Stuart Star Abell, Jr.
Army Air Force, Second Lieutenant
6 Sq, 2 AF
Oct 13, 1918
Aug 16, 1943
Died Non Battle. Killed in a plane crash at Bowen Field, Boise, ID.
Zion Presbyterian Church Cemetery, Lowrys, SC
Additional InformationAccident Report#: 142, Organization: 2nd AF, Squadron:6th squadron (H) Place of Departure: Bowen Field, Boise Idaho; Type Mission: Gunnery Date: 16 August, 1943 Time:1640 MWT; Crash on take off at Bowen Field Boise Idaho,
Number of persons aboard aircraft: Crew:3 Passengers:7 Total:10
List of Crew:Erb, John W.-2nd Lt.
- Abell, Stuart S. -2nd Lt.
- Abramezyk, Stanly E.- 2nd Lt.
- Thompson, Thomas H. –SSgt
- Blackburn, Payton J. Sgt.
- Siponticz, Theodore H. Sgt.
- Norobey, John (NMI) Sgt.
- Elmore, Wayne T. Sgt.
- Gray, Robert T. PVT.
- Caradonna, Matthew (NMI) PFC
Pilot took off on run way 28 E at 1639 MWT and proceeded in what appeared to be a normal take off. After the landing gear was retracted and at approximately 600 ft of altitude was attained, the airplane slowly banked to the left increasing the bank to a very steep bank. The airplane then made a tight spiral to the left losing altitude, finally striking the ground nose first after completing 360-degree circle.
- Investigation of the accident reveals the following: #1 propeller appears to have been in the full high pitch position, the #2 propeller was feathered, and the #3 and #4 were approximately in the normal position for climb. The positions of all propellers were in relation to R.P.M. settings cannot be positively determined, but it is believed the above indicated settings were correct at the time of the crash according to inspections made by Mr. VANDERHOEF. It is also determined that the RPM toggle switch controls for the #1 and #2 engine sometimes stick in the decrease position.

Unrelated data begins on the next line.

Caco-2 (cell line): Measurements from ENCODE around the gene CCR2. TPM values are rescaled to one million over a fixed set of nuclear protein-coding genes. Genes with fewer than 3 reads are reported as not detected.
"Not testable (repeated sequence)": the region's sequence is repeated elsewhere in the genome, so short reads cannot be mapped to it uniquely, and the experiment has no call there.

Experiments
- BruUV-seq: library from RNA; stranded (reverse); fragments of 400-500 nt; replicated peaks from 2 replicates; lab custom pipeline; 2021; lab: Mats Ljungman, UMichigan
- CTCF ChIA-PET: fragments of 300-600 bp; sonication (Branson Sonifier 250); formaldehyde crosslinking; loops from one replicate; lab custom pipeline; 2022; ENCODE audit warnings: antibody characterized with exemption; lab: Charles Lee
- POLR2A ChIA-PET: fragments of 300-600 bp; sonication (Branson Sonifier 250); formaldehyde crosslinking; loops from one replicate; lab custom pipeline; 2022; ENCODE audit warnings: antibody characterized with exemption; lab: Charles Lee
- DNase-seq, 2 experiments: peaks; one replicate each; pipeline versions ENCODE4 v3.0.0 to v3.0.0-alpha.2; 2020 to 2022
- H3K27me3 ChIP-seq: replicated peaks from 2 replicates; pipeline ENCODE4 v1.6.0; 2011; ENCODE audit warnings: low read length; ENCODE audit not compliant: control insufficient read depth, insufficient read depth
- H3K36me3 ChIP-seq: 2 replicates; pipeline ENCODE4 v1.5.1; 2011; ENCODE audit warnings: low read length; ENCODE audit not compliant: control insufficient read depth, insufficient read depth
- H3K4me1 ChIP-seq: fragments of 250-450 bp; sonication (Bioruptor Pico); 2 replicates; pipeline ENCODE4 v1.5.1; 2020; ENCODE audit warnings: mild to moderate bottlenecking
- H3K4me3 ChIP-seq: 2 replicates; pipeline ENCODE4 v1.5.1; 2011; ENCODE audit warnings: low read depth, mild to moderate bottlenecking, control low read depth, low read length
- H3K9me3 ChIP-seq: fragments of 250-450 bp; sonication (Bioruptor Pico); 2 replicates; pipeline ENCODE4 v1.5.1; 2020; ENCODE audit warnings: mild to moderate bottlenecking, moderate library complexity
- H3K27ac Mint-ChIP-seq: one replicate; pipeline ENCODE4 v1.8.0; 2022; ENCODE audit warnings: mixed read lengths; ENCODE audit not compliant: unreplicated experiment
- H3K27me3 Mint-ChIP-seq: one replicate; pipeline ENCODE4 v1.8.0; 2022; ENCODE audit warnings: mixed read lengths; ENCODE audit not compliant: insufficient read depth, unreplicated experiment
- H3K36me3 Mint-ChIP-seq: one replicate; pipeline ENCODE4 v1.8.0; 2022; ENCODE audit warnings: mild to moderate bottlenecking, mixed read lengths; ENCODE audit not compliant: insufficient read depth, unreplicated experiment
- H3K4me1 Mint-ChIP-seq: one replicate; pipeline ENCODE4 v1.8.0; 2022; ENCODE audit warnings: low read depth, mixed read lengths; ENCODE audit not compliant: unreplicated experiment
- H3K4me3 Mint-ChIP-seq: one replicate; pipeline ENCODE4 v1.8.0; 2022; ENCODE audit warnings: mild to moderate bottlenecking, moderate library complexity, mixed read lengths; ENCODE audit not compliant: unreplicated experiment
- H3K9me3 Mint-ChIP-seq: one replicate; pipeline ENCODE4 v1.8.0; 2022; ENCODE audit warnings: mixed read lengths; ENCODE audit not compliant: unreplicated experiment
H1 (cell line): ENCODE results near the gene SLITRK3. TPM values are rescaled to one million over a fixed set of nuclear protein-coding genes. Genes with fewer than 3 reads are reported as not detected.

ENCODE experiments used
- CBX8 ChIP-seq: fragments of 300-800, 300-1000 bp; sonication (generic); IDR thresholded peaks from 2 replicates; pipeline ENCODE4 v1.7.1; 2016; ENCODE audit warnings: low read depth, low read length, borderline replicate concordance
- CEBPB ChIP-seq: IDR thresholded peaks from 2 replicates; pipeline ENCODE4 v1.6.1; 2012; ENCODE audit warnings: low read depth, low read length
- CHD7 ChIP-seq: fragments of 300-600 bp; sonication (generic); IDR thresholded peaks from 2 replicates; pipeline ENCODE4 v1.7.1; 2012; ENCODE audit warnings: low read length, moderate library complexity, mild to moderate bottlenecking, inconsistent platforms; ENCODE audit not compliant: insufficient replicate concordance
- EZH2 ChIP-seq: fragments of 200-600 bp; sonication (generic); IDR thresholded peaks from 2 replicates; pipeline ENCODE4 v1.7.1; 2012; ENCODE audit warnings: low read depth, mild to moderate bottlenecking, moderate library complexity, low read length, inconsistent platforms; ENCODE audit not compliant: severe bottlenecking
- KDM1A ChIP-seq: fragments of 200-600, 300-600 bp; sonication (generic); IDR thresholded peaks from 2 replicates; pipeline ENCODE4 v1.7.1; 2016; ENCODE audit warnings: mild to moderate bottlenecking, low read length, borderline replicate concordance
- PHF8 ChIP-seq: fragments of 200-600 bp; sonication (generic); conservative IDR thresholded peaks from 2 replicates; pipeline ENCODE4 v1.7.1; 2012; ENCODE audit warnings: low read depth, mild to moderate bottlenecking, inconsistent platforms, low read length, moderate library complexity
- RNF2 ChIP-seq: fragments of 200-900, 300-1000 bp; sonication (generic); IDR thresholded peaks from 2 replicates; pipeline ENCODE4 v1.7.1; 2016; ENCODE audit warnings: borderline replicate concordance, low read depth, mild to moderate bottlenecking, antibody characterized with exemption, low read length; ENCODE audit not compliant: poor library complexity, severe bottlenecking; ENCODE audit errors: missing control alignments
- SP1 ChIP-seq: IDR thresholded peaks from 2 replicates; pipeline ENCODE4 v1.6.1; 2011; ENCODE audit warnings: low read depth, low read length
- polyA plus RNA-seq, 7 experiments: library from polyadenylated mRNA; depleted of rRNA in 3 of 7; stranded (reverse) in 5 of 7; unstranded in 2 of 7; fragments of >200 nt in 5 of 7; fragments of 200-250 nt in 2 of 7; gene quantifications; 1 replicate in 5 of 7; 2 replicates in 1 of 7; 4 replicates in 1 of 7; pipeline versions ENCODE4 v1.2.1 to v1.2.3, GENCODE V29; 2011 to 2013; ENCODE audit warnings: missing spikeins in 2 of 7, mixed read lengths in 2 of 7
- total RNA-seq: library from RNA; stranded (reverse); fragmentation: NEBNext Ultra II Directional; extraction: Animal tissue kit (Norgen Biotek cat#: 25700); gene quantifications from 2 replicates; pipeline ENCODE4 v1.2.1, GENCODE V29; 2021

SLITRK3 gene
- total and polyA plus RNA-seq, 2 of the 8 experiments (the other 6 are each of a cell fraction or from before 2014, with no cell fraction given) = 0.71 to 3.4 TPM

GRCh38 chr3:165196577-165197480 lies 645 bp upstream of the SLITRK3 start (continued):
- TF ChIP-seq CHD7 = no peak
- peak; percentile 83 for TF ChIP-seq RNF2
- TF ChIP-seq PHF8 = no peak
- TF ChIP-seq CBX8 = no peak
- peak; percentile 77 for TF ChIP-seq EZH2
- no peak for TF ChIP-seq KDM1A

- From the above, it is possible that the pilot or copilot let the RPM on #1 and #2 get too low when decreasing power after take off. As a result it is possible that engine failure was encountered or that the pilot became confused and feathered #2 engine. In any event, the loss of power in #1 and #2 engine appears to have caused the ship to crash.
- The Airplane was in good mechanical condition prior to take off.
The cause of accident is unknown – There are no positive indications of mechanical failure. There are no indications of sabotage. There are no positive indications of pilot error or lack of supervision.
Certificate by Eye Witness: I certify that as I was leaving the base at approximately 1545 an airplane took off and passed innediately over my head. At approximately a quarter of a mile beyond the gatehouse at approximately an altitude of two hundred feet I noticed the airplane go into a bank and turn to the left. Upon making the turn, the airplpane immediately started to lose attitude falling off on the left wing. As it fell it nosed over and crashed at approximately a 90 degree angle and immediately exploded and burned. I saw no fire or smoke prior to the plane touching the ground. I was not close enough to notice whether all the engines was functioning or not. The landing gear was retracted.